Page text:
Weakening global trade, fears of rising protectionism and declining consumer confidence is expected to dampen air freight growth this year, according to the International Air Transport Association (IATA).
In its 2018 full year results released this month, IATA showed that in December air cargo demand decreased by 0.5 per cent and was recorded as the worst performance since March 2016.
The report further shows order books of all major exporting nations, with the exception of the US, contracted in the second half of 2018.
Is this trend that IATA expects to spill into this year.
“Air cargo demand lost momentum towards the end of 2018 in the face of weakening global trade, sagging consumer confidence and geopolitical headwinds. Still, demand grew by 3.5 percent compared to 2017. We are cautiously optimistic that demand will grow in the region of 3.7 percent in 2019,” said Alexandre de Juniac, IATA’s Director General and CEO.
"But with the persistence of trade tensions and protectionist actions by some governments there is significant downside risk. Keeping borders open to people and to trade is critical.”
Last year's overall global air freight of 3.5 per cent was significantly lower than the 2017 growth of 9.7 per cent.
African carriers’ saw freight demand decrease by 2.2 percent in December 2018, compared to the same month in 2017. This was significantly less than the 9.4 percent decrease the previous month, with capacity increasing by 4.9 percent year-on-year. However, annual growth in freight demand among Africa carriers in 2018 decreased by 1.3 percent while capacity grew by 1 percent.
E-commerce performed well in the period under review although the sector still had a number of downsides.
“International e-commerce rose positively in 2018 yet there was a decline of several key demand drivers...,” reported IATA.
The high season of e-commerce is reported to be from October to May, influenced by holidays when discounts and special deals especially of electronic products are on offer.
This is also the period in which freight airlines operating in Kenya report doubling of flights in order to accommodate the rise in horticulture demand.
However, last year consumer confidence was negatively affected by Brexit concerns and trade protectionism which are predicted to affect performance this year.
In order to counter this and uplift air cargo demand, freight companies are exploring new market segments such as pharmaceuticals. A case study on pharmaceutical air cargo by Emirates in October 2018 found that airports are increasingly investing in local infrastructure, enabling them to be effective players in the pharmaceutical air cargo logistics market.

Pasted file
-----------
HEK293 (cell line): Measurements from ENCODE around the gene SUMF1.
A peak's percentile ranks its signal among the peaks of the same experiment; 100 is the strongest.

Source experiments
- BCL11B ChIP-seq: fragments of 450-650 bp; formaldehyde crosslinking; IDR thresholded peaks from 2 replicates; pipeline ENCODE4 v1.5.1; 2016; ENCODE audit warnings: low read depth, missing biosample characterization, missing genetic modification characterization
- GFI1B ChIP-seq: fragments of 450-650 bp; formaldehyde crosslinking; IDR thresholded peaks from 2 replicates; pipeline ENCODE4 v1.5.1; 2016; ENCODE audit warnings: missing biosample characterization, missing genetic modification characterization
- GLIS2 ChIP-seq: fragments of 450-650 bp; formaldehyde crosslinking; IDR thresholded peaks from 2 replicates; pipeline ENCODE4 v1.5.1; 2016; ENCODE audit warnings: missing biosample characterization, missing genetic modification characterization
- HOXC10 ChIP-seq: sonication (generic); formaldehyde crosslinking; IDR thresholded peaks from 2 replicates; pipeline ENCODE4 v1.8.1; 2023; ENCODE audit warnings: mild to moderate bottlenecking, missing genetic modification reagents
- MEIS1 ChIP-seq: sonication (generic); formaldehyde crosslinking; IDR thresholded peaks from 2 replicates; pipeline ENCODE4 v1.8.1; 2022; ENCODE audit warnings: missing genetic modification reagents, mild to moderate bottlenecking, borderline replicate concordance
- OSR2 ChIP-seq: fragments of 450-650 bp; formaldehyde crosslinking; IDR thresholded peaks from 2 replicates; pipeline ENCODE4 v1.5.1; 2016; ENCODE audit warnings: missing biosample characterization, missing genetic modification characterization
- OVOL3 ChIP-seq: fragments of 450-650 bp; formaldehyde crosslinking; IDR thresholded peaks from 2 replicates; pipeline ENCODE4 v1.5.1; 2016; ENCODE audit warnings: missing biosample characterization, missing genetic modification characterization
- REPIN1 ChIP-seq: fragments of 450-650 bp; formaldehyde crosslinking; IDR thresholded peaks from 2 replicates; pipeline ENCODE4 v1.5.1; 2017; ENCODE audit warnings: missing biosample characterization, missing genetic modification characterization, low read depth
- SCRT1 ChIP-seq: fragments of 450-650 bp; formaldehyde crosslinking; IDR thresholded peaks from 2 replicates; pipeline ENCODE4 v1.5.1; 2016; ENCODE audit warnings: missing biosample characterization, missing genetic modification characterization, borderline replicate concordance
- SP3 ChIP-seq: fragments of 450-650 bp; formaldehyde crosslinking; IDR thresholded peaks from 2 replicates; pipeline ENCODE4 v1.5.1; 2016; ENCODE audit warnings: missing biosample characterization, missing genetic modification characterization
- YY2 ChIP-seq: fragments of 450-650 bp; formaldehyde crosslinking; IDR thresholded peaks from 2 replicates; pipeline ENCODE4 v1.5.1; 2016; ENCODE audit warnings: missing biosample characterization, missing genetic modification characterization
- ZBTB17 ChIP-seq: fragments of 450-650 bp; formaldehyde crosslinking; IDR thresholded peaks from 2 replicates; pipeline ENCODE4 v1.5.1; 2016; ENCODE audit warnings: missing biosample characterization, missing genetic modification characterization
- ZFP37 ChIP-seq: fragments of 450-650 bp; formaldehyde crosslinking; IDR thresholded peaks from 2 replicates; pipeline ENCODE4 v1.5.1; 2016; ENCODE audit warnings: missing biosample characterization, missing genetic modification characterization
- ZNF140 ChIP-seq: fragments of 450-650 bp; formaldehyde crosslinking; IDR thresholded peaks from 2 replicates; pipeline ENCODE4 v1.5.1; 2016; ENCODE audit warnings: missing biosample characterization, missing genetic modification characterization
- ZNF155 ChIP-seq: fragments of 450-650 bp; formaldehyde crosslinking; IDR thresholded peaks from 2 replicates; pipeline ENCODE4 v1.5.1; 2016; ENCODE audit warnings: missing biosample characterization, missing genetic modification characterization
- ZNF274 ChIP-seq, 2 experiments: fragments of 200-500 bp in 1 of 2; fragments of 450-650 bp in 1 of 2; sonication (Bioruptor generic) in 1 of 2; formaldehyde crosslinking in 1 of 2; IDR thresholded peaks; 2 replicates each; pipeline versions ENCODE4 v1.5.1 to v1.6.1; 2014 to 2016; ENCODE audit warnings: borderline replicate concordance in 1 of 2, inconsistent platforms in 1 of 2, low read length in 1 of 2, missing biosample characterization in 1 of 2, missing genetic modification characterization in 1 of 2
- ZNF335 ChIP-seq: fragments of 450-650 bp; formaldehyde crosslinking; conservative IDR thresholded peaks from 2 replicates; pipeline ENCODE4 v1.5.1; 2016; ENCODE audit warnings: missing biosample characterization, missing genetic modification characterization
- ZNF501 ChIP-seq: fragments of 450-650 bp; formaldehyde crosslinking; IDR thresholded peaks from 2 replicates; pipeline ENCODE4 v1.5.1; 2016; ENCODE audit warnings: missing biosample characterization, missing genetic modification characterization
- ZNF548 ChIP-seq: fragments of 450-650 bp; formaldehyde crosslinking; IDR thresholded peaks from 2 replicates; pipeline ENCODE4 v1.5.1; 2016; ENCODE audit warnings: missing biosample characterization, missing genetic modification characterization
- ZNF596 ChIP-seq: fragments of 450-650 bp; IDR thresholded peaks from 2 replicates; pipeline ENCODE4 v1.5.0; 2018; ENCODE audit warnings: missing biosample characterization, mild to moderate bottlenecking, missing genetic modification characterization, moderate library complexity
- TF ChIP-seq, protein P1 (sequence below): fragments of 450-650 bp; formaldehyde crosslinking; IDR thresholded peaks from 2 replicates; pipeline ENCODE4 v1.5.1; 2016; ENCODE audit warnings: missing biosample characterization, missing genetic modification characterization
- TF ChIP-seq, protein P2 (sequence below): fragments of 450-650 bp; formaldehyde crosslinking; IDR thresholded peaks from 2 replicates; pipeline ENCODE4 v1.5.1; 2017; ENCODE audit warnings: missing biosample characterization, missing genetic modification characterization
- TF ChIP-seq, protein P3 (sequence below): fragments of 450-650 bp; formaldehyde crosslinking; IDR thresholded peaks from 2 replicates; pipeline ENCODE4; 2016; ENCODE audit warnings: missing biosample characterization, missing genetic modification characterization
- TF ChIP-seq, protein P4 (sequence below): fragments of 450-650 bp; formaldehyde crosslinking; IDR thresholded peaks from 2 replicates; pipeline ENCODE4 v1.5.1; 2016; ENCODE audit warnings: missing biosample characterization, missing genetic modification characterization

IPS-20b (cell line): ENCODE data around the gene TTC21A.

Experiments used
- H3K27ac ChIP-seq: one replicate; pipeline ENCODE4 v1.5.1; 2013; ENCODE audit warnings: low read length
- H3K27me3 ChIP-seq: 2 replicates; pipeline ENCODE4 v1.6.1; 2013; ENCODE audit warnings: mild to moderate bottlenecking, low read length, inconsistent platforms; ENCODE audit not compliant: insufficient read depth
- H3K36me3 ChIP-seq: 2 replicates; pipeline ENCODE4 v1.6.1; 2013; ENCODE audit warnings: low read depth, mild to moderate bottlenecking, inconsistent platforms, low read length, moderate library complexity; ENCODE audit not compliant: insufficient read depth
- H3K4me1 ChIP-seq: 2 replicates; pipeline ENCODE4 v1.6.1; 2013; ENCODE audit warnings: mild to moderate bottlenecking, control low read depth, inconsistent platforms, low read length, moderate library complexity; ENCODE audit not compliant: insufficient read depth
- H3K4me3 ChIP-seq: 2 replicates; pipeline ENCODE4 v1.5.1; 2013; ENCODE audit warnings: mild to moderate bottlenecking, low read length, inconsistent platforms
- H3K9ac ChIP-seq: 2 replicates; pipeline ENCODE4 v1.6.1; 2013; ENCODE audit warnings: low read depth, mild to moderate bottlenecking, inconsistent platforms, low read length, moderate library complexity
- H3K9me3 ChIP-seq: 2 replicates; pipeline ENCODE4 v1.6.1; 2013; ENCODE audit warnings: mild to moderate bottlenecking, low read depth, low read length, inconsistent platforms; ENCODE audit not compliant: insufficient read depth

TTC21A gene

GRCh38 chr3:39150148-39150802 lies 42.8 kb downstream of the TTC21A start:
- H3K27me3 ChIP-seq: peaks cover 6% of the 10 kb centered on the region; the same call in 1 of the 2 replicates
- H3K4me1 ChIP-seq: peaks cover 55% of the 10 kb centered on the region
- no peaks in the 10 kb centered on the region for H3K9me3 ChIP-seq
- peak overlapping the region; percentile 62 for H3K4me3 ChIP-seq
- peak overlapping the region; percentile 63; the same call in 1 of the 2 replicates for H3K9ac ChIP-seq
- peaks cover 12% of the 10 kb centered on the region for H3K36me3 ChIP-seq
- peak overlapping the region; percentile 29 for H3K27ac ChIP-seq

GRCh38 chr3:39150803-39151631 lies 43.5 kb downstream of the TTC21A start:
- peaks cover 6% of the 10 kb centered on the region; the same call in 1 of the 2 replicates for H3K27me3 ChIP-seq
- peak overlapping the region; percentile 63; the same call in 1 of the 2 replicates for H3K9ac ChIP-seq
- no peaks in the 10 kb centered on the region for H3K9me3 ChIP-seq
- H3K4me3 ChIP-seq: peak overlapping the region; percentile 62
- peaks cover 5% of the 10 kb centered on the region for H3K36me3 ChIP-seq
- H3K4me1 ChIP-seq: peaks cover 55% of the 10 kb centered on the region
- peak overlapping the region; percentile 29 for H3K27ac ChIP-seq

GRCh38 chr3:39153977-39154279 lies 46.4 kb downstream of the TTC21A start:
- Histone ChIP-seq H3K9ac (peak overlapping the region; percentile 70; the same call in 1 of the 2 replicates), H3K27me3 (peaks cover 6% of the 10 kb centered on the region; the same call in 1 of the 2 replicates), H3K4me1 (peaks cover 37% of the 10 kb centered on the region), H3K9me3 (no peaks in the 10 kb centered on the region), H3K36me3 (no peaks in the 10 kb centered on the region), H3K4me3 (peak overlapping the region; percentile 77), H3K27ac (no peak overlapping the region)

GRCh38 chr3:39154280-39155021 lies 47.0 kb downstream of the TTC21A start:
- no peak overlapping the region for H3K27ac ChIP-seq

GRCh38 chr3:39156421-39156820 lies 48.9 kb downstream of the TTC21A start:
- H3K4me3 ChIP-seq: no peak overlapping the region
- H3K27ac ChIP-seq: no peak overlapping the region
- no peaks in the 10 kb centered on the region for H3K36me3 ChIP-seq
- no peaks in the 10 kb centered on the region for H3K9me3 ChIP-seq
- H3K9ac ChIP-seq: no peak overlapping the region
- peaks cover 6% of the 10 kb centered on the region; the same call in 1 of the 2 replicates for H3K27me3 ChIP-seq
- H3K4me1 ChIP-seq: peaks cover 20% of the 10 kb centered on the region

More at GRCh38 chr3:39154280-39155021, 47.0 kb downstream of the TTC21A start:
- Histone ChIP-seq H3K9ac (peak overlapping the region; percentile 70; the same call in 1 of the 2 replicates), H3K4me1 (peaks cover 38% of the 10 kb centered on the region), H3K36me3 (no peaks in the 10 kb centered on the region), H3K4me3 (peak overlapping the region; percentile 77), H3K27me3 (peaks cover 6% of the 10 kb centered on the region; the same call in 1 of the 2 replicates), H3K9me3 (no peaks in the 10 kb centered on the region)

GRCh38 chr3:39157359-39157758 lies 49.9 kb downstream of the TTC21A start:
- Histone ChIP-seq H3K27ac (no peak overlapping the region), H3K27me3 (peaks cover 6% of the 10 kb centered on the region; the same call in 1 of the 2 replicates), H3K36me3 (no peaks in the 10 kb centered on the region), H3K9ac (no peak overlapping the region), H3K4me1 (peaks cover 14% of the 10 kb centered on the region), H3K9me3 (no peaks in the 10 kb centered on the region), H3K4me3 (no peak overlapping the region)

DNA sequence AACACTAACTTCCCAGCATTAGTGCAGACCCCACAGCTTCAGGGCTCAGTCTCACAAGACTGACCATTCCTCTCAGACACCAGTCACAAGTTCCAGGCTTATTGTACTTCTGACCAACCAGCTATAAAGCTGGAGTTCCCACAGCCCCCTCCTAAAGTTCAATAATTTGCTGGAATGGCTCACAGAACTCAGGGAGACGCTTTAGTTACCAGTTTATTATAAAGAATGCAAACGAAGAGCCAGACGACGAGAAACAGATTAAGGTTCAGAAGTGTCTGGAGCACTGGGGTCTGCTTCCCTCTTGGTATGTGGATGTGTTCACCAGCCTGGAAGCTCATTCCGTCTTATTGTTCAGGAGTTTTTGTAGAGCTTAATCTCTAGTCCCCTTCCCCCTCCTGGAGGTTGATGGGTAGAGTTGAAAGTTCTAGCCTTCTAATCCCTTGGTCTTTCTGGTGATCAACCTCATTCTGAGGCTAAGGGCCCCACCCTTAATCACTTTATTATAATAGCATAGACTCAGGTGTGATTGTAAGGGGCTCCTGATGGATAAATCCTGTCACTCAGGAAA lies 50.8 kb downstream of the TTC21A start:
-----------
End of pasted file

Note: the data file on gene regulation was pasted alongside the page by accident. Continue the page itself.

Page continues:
The cargo hubs include temperature-controlled storage capabilities, as well as reliable processing and handling of products to ensure pharmaceutical shipments are maintained within the required temperature.
Countries such as Singapore have already attracted investment from pharmaceutical companies with its market set to reach $1.2 billion by 2021. This is partially attributed to the county’s investment in cold chain facilities and processes.
Changi Airport Group, which operates Singapore’s major passenger and cargo airport reports that 15,500 tonnes of pharmaceutical cargo passed through the airport in the first eight months of 2017 alone.
Kenya increased its storage facilities last year with the construction of five new transit sheds at the Jomo Kenyatta International Airport (JKIA) that are able to handle perishable goods. The cargo handling capacity is set to be increased by more than 10 per cent, taking its number of transit sheds to six.
While it is horticulture products that Kenya exporters majorly deal in, the increased cold storage facilities could open a new market opportunity.
“To appeal to investors and attract demand in new market sectors, the air cargo industry should improve its offerings. Facilitating modern processes with technology and digital devices will help build a stronger foothold in e-commerce and the transport of time- and temperature-sensitive goods such as pharmaceuticals and perishables,” said de Juniac.
- African Laughter.